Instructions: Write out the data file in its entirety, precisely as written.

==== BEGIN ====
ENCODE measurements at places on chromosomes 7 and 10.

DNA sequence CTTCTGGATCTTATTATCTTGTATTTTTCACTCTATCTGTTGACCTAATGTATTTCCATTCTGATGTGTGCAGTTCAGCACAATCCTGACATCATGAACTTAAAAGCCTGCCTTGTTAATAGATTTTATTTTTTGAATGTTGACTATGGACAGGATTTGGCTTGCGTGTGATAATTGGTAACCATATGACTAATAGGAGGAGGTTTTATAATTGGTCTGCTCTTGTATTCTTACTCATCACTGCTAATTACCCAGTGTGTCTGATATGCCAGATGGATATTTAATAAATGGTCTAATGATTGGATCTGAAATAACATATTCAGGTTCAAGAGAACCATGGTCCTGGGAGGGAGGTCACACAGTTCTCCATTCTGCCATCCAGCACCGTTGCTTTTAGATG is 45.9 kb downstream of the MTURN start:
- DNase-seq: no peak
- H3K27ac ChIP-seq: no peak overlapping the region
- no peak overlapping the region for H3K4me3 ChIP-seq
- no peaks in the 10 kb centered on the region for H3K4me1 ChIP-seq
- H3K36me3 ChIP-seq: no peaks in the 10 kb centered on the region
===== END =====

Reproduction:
ENCODE measurements at places on chromosomes 7 and 10.

DNA sequence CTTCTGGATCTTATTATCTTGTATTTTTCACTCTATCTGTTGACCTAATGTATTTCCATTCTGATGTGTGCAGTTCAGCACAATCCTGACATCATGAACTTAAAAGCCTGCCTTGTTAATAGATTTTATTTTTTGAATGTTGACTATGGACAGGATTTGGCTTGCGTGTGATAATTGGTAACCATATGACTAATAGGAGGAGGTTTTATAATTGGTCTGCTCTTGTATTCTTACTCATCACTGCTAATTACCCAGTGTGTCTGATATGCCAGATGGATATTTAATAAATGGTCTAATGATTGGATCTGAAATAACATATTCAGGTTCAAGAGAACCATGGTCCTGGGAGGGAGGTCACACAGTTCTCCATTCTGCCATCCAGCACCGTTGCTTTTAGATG is 45.9 kb downstream of the MTURN start:
- DNase-seq: no peak
- H3K27ac ChIP-seq: no peak overlapping the region
- no peak overlapping the region for H3K4me3 ChIP-seq
- no peaks in the 10 kb centered on the region for H3K4me1 ChIP-seq
- H3K36me3 ChIP-seq: no peaks in the 10 kb centered on the region